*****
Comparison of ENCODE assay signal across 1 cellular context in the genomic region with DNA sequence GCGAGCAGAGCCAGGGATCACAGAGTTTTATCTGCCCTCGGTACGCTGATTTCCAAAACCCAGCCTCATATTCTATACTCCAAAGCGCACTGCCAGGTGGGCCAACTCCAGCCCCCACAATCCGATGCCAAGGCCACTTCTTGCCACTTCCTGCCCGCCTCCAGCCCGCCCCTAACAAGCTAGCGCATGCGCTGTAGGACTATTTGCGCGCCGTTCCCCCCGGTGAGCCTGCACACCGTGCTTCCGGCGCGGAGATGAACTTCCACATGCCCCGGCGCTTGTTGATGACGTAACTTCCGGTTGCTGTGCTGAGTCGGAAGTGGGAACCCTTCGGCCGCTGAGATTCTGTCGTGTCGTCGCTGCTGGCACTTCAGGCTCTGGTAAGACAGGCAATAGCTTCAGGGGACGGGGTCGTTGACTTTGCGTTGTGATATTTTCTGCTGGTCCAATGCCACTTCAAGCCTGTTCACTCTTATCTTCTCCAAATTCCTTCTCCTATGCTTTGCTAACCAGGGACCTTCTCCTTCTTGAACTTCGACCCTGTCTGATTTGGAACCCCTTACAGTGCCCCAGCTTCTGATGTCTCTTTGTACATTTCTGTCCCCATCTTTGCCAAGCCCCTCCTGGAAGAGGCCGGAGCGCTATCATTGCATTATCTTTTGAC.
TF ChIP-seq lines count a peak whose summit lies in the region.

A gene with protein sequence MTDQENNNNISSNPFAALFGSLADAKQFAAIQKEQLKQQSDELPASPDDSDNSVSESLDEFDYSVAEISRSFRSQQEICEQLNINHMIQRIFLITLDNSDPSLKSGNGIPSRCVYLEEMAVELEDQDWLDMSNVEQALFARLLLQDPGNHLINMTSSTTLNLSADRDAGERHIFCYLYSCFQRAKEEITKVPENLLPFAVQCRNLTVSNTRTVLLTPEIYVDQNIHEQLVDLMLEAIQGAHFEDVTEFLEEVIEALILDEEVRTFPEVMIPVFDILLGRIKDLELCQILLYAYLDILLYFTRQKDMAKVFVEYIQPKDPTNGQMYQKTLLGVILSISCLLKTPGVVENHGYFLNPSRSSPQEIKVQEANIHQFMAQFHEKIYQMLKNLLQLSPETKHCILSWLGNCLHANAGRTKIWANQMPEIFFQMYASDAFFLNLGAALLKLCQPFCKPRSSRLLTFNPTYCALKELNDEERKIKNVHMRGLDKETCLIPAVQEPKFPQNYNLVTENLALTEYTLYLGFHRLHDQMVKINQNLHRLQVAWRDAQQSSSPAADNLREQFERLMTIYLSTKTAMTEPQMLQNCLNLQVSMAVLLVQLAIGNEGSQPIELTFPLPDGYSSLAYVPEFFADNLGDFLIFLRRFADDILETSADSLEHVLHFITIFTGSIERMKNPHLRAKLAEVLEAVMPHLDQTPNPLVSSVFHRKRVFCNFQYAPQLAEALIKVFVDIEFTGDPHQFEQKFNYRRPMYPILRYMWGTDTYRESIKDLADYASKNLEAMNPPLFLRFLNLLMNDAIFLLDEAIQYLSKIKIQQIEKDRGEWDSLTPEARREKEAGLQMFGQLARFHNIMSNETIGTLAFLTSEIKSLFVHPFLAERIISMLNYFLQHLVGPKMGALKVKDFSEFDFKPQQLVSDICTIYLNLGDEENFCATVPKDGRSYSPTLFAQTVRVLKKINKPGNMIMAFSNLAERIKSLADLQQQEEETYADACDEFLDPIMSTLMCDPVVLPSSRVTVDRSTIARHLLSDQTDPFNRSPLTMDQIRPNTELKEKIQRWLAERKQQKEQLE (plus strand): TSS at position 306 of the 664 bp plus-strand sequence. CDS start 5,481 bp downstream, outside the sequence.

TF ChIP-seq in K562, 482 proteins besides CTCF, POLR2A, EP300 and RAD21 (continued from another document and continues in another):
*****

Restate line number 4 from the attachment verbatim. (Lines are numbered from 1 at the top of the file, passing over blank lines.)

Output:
TF ChIP-seq in K562, 482 proteins besides CTCF, POLR2A, EP300 and RAD21 (continued from another document and continues in another):